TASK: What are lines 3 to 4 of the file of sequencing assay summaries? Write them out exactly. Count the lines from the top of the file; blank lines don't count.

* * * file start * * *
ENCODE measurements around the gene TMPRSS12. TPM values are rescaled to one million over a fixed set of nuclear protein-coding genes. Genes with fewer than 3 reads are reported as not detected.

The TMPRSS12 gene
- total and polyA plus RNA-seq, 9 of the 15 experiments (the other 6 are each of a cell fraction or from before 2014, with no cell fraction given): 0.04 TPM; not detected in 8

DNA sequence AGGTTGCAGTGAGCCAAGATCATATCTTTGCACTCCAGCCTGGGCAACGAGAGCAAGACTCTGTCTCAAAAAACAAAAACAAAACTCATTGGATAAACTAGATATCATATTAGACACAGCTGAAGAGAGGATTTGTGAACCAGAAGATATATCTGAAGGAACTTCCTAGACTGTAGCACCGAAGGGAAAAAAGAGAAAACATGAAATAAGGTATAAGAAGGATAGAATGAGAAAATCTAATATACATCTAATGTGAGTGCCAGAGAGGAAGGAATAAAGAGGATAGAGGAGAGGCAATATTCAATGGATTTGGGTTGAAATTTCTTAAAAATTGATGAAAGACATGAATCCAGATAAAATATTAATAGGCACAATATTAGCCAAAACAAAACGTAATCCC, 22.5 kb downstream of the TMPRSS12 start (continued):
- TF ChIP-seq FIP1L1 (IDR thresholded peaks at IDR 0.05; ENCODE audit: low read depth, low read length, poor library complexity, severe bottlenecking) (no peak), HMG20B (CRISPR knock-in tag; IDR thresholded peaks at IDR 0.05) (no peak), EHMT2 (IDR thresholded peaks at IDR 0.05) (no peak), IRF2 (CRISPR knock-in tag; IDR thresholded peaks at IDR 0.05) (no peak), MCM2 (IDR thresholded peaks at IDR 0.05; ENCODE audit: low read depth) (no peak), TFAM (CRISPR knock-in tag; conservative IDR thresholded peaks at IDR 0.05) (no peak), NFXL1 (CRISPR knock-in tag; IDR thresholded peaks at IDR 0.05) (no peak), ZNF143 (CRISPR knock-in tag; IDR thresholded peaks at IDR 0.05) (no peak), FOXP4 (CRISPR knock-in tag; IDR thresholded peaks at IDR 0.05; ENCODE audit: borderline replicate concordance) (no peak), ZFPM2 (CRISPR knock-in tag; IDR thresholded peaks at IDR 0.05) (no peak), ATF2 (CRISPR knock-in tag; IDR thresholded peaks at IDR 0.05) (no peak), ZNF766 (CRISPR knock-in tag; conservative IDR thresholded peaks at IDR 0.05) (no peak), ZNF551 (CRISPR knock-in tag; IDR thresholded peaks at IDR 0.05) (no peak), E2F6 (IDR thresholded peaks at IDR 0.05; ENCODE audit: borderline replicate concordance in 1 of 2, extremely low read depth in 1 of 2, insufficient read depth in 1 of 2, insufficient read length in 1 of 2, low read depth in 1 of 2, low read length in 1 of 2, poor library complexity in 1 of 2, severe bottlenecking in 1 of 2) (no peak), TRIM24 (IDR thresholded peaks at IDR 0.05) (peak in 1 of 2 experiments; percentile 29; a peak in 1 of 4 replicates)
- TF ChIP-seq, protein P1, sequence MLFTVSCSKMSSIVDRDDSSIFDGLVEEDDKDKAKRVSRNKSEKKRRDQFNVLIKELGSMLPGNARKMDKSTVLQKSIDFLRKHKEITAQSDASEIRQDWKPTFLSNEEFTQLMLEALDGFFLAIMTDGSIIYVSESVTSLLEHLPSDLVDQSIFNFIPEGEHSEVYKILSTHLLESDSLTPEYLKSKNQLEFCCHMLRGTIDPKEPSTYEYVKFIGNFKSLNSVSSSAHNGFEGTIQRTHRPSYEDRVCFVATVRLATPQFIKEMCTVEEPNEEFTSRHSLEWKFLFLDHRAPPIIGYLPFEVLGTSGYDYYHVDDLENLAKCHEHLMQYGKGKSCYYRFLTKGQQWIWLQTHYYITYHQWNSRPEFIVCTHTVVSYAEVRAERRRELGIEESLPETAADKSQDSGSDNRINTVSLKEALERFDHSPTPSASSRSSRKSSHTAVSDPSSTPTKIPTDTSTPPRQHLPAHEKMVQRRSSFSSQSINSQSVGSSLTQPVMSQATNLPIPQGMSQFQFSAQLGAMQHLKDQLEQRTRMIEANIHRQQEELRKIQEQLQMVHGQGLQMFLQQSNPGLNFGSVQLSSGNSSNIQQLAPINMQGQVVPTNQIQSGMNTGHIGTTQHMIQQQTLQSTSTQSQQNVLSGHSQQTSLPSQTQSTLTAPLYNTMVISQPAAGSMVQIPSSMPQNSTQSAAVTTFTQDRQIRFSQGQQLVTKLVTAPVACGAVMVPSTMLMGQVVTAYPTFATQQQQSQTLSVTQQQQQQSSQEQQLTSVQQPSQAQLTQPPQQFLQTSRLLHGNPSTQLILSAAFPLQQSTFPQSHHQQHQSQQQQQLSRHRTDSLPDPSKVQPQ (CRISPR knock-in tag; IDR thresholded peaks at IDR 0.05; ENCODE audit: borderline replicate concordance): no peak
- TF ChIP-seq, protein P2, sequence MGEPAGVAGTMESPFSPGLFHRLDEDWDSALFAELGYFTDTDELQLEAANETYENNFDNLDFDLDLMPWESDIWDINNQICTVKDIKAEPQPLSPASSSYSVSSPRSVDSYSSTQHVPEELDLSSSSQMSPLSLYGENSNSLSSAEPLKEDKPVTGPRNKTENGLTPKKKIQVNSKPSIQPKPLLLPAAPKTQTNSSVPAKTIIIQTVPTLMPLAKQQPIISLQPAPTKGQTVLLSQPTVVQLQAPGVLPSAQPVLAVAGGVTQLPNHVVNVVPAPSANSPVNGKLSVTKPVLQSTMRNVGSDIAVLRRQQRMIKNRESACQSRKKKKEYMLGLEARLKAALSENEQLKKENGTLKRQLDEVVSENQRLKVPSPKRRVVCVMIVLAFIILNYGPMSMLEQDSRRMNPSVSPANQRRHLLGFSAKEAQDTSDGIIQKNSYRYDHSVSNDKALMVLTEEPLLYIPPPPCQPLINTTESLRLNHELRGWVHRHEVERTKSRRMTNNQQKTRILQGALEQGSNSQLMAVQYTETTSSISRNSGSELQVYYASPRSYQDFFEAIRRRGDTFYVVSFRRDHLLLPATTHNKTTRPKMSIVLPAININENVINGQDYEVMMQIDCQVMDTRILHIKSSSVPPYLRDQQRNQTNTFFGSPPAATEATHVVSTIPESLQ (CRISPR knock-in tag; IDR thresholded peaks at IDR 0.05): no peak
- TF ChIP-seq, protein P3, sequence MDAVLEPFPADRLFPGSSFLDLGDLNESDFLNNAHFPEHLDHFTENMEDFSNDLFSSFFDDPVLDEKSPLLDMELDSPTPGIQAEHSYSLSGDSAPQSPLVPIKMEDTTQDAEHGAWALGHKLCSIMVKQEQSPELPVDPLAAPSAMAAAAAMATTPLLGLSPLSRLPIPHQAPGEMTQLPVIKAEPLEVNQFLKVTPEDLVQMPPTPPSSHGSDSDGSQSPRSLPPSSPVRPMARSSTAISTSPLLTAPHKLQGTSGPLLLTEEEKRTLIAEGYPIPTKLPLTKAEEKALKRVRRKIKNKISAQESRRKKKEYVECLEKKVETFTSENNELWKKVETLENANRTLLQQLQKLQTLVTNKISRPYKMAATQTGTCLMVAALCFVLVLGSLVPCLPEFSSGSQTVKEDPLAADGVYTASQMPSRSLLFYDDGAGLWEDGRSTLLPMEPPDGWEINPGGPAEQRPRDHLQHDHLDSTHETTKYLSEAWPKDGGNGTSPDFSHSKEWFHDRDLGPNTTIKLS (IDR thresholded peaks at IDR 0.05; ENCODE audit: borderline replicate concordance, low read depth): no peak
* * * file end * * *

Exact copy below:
- total and polyA plus RNA-seq, 9 of the 15 experiments (the other 6 are each of a cell fraction or from before 2014, with no cell fraction given): 0.04 TPM; not detected in 8

DNA sequence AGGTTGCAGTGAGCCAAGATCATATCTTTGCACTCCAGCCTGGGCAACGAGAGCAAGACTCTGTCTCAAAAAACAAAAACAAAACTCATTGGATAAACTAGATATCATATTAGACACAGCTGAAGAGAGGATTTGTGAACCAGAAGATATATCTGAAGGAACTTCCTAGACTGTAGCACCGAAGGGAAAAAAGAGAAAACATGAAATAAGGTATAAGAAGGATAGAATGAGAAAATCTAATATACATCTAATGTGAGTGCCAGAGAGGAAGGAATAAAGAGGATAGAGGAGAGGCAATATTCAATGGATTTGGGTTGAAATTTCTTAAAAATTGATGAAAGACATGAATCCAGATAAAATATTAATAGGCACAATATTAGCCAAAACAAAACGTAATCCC, 22.5 kb downstream of the TMPRSS12 start (continued):